Having spoken with the developer, it transpires that there are no links and no exhortations to make purchases within the app. The cause of the rejection is a static-text label (in other words not a link) on the login screen…Just information. Nothing about payments, costs, or anything else. Just a small sentence so that people who download the app don’t immediately go “muh-huh?” After all, there’s not really any other indication in the app that it’s part of a web service, and we know that an awful lot of shoppers don’t read the app store blurb on the apps they download.
Readability’s response is to “go the other way…towards the web.” In this case, that’s their choice, but with a third-party client for another service (Dropbox, say) the app developer might not have the option of supporting in-app purchase. I don’t think people realize how many apps and services this could potentially affect. In theory, this means that even though Instapaper subscriptions don’t (yet) affect the app’s operation, the app will have to be re-engineered to support in-app purchase and give Apple a cut. Also consider that Readability provides some services for free, and yet because they also offer subscriptions, they will not be able to provide the free services in an app. This could apply to Dropbox, too. If storing and displaying your Web bookmarks is considered providing content, surely storing and displaying your files is, too.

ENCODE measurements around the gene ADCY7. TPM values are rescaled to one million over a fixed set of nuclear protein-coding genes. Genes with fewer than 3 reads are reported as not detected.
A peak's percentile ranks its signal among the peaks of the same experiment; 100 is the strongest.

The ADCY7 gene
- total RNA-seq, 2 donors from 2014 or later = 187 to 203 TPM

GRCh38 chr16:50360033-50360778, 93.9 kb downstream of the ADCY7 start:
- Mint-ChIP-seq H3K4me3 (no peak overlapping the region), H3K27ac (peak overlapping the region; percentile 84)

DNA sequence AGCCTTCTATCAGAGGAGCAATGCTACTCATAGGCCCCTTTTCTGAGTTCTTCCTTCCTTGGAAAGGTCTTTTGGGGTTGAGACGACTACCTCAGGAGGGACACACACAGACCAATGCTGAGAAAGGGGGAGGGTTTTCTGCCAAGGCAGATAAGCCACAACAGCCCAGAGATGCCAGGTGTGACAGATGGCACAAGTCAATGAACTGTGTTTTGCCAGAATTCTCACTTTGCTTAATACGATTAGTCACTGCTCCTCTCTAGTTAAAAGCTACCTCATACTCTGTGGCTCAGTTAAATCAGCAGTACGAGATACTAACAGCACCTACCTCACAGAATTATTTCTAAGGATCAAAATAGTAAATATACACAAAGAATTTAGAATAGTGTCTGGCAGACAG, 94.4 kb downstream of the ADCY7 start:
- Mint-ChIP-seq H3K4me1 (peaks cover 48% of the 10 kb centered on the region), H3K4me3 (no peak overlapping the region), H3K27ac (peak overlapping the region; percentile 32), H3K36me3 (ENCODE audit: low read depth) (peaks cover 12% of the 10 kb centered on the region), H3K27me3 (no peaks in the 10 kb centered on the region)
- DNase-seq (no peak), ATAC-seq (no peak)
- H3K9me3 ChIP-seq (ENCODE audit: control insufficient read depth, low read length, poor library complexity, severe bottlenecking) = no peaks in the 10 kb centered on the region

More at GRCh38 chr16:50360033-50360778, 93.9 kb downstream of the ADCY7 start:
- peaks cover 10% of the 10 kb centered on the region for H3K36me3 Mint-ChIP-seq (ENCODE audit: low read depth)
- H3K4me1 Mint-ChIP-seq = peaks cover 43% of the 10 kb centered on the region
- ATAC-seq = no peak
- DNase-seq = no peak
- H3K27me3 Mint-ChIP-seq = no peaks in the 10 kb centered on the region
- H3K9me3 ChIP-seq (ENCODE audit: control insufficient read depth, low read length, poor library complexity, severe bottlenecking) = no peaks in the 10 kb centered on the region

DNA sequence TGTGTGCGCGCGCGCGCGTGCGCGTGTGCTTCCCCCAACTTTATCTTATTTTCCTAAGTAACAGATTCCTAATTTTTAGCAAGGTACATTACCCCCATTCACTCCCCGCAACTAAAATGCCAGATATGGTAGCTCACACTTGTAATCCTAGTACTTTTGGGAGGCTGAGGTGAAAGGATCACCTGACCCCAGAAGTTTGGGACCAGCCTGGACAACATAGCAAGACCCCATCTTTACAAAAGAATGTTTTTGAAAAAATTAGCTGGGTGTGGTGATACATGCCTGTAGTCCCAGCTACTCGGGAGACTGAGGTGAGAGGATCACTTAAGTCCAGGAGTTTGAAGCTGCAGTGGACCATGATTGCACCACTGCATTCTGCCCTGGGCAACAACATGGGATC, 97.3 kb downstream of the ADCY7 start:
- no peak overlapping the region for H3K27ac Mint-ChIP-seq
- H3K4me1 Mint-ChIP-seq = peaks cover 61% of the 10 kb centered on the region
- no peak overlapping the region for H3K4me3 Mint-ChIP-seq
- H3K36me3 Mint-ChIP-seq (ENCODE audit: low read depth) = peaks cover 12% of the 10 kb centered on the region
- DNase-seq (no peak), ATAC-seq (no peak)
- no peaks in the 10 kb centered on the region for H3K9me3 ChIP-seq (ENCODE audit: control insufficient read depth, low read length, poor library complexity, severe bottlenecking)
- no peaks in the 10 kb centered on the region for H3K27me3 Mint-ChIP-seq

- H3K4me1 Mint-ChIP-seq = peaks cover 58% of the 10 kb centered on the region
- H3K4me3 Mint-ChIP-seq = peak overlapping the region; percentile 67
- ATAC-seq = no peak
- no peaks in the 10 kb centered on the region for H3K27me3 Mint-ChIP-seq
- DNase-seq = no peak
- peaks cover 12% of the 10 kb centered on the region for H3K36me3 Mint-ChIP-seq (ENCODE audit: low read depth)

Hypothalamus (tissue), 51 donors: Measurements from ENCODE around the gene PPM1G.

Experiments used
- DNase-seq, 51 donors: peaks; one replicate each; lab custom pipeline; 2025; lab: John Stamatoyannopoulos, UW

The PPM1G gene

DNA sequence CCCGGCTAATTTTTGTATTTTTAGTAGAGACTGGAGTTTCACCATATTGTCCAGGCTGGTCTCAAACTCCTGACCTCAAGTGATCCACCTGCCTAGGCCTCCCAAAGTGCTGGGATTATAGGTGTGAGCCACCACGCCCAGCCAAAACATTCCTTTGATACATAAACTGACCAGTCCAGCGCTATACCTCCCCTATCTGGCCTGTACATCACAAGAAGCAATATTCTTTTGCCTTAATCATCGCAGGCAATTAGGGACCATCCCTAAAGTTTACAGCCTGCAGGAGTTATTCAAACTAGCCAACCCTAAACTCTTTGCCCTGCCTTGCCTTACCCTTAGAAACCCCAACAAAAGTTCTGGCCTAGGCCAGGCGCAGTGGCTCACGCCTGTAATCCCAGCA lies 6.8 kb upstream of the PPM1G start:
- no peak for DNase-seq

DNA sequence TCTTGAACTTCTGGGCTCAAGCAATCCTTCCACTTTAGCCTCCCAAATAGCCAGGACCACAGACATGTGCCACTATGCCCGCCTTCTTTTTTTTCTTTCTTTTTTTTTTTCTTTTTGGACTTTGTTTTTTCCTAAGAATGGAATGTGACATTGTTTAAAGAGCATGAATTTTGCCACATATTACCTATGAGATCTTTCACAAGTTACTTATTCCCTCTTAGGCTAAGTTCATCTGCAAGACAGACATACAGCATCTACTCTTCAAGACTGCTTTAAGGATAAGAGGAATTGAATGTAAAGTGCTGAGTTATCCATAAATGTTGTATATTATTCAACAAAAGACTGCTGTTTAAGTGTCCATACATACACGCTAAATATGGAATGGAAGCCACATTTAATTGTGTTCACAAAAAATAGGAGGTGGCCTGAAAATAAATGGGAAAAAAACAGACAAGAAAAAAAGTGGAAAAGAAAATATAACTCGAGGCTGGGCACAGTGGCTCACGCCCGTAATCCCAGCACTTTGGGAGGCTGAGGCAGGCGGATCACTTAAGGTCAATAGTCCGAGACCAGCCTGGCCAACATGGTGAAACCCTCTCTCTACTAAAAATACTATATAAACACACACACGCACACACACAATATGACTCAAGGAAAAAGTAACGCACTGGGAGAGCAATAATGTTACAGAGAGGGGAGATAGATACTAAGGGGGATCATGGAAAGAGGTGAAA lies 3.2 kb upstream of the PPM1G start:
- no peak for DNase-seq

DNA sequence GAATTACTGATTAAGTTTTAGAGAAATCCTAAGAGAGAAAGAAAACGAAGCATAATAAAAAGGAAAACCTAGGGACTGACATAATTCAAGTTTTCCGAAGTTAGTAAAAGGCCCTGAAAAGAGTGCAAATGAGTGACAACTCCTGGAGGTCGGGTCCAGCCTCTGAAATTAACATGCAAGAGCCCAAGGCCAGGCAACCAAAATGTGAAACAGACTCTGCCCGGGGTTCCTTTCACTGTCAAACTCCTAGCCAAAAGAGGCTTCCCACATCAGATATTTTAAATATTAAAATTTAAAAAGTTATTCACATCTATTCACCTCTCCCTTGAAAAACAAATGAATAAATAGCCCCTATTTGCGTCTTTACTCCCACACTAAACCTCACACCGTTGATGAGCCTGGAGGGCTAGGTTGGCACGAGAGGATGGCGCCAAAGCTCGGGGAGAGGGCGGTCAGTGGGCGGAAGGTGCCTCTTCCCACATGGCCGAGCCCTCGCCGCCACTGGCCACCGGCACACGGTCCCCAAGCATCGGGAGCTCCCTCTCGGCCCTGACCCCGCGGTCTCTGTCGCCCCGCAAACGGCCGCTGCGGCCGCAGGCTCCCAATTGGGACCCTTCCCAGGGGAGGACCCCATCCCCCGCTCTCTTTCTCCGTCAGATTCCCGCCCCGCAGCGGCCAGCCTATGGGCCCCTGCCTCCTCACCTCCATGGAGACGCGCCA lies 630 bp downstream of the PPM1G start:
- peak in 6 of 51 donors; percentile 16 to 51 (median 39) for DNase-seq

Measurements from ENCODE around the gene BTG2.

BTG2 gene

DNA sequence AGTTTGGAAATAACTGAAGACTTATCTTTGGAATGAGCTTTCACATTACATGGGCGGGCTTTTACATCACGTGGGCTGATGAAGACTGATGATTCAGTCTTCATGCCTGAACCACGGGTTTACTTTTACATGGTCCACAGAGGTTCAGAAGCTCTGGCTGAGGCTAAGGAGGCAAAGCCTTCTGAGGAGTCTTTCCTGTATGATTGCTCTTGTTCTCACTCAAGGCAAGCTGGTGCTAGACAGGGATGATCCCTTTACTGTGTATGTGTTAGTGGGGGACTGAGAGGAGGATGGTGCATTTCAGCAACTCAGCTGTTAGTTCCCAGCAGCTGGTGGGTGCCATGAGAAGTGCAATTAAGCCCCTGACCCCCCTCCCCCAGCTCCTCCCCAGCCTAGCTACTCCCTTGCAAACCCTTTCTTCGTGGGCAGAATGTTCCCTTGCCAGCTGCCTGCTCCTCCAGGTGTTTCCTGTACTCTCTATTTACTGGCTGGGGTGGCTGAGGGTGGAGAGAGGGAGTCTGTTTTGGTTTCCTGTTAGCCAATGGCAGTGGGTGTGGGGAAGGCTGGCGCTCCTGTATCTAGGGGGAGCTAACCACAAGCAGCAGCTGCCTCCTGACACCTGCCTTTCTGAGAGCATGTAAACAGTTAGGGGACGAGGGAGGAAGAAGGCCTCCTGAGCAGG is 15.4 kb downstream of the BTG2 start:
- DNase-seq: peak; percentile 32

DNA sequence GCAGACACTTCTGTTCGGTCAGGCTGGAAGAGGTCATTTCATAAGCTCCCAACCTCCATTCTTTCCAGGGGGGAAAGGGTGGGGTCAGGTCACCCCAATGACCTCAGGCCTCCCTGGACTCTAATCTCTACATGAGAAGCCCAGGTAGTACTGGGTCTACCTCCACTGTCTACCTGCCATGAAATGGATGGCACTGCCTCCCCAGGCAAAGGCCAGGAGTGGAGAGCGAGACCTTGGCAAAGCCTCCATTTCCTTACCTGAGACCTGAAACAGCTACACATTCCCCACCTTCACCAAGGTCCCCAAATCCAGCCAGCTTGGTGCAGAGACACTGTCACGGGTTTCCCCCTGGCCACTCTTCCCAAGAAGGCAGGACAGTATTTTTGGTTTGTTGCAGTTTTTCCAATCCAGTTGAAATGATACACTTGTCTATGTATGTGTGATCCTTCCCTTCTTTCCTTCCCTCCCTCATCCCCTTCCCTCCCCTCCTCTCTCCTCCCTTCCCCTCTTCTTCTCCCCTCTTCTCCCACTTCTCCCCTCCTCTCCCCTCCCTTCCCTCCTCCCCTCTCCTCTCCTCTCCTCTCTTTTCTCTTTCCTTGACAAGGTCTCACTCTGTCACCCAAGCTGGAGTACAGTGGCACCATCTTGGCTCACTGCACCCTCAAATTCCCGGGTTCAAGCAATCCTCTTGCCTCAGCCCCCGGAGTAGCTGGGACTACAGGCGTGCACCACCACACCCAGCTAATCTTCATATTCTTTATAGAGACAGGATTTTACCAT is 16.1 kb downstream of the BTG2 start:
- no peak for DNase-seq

I also liked this paragraph from a different post by Dovey:
When I purchase books from Apple’s iBookstore, they are providing a new service to me—the assembly and provision of an eBook. When I purchase one from Amazon or Kobo, Apple is providing no such service to me whatsoever. The argument that they have the right to claim some money because I’m using an Apple device is false, because I’ve already paid for that device—upwards of $700 in this case. I don’t get charged by Apple when I browse the internet or watch YouTube, so why does Apple need to take a cut when I download an eBook?